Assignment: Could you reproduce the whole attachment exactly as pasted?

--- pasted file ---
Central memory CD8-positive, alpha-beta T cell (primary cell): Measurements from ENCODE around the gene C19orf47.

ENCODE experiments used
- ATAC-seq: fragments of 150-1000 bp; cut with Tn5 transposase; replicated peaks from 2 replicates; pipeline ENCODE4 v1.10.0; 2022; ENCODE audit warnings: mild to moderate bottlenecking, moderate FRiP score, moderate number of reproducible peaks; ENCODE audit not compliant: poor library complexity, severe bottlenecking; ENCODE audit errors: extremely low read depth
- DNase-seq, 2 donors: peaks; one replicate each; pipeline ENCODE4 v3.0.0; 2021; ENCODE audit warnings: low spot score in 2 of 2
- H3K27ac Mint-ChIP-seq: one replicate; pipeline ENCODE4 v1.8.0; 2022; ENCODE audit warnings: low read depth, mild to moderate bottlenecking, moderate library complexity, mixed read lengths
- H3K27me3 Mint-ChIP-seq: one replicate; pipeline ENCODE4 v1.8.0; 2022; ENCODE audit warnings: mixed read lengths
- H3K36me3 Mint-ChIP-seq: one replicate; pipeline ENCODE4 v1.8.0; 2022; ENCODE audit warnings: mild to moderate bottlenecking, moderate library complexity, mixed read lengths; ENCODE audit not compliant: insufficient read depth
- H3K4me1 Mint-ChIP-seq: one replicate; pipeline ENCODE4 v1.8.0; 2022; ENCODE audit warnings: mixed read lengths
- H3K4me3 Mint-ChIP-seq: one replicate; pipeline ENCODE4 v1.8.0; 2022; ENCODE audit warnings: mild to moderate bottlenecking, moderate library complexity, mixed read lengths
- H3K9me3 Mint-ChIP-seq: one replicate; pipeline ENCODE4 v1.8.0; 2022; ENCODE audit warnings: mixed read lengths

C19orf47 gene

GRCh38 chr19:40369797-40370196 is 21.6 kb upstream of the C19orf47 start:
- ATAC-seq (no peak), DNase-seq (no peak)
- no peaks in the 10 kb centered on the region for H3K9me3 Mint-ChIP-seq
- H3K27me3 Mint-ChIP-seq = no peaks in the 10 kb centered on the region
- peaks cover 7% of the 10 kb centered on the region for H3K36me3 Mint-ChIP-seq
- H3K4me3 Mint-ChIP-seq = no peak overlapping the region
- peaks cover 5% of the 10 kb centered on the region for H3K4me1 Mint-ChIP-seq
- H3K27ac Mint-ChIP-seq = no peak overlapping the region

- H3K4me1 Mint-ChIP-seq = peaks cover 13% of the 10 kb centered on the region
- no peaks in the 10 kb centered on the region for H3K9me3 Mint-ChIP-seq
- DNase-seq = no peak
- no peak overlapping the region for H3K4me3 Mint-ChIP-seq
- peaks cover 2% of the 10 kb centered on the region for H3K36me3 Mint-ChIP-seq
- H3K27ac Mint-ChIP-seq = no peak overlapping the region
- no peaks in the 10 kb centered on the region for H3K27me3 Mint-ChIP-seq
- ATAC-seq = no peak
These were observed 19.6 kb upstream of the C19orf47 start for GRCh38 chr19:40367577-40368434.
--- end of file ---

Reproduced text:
Central memory CD8-positive, alpha-beta T cell (primary cell): Measurements from ENCODE around the gene C19orf47.

ENCODE experiments used
- ATAC-seq: fragments of 150-1000 bp; cut with Tn5 transposase; replicated peaks from 2 replicates; pipeline ENCODE4 v1.10.0; 2022; ENCODE audit warnings: mild to moderate bottlenecking, moderate FRiP score, moderate number of reproducible peaks; ENCODE audit not compliant: poor library complexity, severe bottlenecking; ENCODE audit errors: extremely low read depth
- DNase-seq, 2 donors: peaks; one replicate each; pipeline ENCODE4 v3.0.0; 2021; ENCODE audit warnings: low spot score in 2 of 2
- H3K27ac Mint-ChIP-seq: one replicate; pipeline ENCODE4 v1.8.0; 2022; ENCODE audit warnings: low read depth, mild to moderate bottlenecking, moderate library complexity, mixed read lengths
- H3K27me3 Mint-ChIP-seq: one replicate; pipeline ENCODE4 v1.8.0; 2022; ENCODE audit warnings: mixed read lengths
- H3K36me3 Mint-ChIP-seq: one replicate; pipeline ENCODE4 v1.8.0; 2022; ENCODE audit warnings: mild to moderate bottlenecking, moderate library complexity, mixed read lengths; ENCODE audit not compliant: insufficient read depth
- H3K4me1 Mint-ChIP-seq: one replicate; pipeline ENCODE4 v1.8.0; 2022; ENCODE audit warnings: mixed read lengths
- H3K4me3 Mint-ChIP-seq: one replicate; pipeline ENCODE4 v1.8.0; 2022; ENCODE audit warnings: mild to moderate bottlenecking, moderate library complexity, mixed read lengths
- H3K9me3 Mint-ChIP-seq: one replicate; pipeline ENCODE4 v1.8.0; 2022; ENCODE audit warnings: mixed read lengths

C19orf47 gene

GRCh38 chr19:40369797-40370196 is 21.6 kb upstream of the C19orf47 start:
- ATAC-seq (no peak), DNase-seq (no peak)
- no peaks in the 10 kb centered on the region for H3K9me3 Mint-ChIP-seq
- H3K27me3 Mint-ChIP-seq = no peaks in the 10 kb centered on the region
- peaks cover 7% of the 10 kb centered on the region for H3K36me3 Mint-ChIP-seq
- H3K4me3 Mint-ChIP-seq = no peak overlapping the region
- peaks cover 5% of the 10 kb centered on the region for H3K4me1 Mint-ChIP-seq
- H3K27ac Mint-ChIP-seq = no peak overlapping the region

- H3K4me1 Mint-ChIP-seq = peaks cover 13% of the 10 kb centered on the region
- no peaks in the 10 kb centered on the region for H3K9me3 Mint-ChIP-seq
- DNase-seq = no peak
- no peak overlapping the region for H3K4me3 Mint-ChIP-seq
- peaks cover 2% of the 10 kb centered on the region for H3K36me3 Mint-ChIP-seq
- H3K27ac Mint-ChIP-seq = no peak overlapping the region
- no peaks in the 10 kb centered on the region for H3K27me3 Mint-ChIP-seq
- ATAC-seq = no peak
These were observed 19.6 kb upstream of the C19orf47 start for GRCh38 chr19:40367577-40368434.